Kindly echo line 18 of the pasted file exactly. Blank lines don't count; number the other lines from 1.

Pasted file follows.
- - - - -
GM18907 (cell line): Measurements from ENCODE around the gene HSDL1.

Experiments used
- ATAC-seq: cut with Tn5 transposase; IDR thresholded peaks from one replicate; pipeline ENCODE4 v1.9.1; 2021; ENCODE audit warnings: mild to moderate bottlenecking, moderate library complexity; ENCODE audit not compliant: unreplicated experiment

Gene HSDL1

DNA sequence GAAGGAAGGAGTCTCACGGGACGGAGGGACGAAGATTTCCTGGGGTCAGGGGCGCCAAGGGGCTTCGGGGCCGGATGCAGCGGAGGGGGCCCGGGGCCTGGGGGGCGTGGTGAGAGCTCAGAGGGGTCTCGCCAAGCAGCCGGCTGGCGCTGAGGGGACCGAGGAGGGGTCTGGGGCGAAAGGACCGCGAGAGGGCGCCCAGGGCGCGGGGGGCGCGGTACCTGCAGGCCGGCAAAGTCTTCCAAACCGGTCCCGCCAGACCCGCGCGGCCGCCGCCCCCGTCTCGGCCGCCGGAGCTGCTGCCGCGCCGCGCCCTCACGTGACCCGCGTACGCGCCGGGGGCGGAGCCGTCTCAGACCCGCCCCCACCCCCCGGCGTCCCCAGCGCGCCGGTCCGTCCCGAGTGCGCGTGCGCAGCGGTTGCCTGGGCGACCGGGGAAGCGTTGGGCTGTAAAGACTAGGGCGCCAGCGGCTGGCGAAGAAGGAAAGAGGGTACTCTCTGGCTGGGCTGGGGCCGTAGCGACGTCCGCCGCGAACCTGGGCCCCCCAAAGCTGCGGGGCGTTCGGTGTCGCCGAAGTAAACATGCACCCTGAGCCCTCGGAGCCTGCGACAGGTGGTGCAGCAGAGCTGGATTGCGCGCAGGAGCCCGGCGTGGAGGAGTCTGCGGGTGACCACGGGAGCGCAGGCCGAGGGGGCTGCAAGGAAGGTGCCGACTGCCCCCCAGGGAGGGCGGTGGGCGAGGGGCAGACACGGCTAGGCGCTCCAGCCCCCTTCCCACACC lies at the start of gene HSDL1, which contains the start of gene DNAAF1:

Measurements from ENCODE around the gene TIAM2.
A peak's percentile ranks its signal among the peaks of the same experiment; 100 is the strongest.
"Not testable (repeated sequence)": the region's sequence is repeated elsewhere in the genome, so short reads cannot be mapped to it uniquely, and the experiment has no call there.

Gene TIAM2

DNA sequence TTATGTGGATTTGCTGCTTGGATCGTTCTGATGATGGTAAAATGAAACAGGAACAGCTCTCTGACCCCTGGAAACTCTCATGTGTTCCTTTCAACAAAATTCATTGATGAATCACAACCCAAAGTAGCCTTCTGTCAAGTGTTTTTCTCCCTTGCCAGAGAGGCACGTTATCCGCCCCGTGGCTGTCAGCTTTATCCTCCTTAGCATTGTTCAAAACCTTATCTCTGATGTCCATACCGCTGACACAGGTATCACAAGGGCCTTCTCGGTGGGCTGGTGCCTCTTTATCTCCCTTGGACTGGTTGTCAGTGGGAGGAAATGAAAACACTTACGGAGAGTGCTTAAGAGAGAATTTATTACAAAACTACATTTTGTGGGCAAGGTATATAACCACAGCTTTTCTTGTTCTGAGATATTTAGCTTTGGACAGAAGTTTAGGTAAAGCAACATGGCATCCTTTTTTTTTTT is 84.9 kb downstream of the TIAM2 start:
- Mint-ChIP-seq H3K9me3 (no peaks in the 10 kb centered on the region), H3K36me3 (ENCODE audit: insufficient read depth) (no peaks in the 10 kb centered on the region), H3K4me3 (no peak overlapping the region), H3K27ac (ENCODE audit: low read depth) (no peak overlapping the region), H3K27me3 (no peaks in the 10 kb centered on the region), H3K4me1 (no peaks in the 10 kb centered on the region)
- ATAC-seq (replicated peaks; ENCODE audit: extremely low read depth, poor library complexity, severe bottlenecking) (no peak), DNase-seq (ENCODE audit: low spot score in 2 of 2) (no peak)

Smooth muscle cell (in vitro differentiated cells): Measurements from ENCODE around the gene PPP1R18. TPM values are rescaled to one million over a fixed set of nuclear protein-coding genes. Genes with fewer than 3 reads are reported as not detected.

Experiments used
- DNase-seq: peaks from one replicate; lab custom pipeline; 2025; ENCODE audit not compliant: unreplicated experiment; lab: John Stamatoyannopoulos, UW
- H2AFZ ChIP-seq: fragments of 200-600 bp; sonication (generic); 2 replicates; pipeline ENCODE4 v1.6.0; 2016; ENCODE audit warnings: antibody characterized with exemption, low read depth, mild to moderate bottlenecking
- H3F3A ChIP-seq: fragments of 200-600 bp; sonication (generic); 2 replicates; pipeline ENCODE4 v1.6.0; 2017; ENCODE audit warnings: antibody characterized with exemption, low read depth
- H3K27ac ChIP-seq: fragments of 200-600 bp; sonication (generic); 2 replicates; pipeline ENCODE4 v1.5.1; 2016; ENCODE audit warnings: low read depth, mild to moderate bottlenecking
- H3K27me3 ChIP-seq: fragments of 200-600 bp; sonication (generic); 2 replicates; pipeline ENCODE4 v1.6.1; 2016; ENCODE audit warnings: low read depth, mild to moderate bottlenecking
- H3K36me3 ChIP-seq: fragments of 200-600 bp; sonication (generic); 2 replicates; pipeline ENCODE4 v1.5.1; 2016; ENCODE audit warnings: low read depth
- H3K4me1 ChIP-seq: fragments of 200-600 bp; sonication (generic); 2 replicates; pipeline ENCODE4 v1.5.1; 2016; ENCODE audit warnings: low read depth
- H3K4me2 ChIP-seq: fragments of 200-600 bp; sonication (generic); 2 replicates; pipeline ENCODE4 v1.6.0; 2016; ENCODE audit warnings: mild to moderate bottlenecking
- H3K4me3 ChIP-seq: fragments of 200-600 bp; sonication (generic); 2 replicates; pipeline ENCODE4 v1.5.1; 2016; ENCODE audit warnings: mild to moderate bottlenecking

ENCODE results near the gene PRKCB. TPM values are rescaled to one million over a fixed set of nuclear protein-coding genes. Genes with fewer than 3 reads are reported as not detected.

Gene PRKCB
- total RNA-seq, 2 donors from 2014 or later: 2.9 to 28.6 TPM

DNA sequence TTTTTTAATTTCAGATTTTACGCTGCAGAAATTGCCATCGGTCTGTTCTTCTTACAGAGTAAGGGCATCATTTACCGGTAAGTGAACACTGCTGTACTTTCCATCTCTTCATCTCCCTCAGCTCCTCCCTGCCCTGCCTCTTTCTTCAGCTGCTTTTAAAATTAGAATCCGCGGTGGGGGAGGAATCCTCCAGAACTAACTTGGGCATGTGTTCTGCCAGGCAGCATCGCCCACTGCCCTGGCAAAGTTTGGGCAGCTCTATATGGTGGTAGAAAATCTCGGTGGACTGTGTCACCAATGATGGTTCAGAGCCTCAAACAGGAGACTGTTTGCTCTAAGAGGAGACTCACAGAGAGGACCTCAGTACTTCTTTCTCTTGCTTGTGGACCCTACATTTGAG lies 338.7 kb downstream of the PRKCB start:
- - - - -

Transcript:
- H3K27ac ChIP-seq: fragments of 200-600 bp; sonication (generic); 2 replicates; pipeline ENCODE4 v1.5.1; 2016; ENCODE audit warnings: low read depth, mild to moderate bottlenecking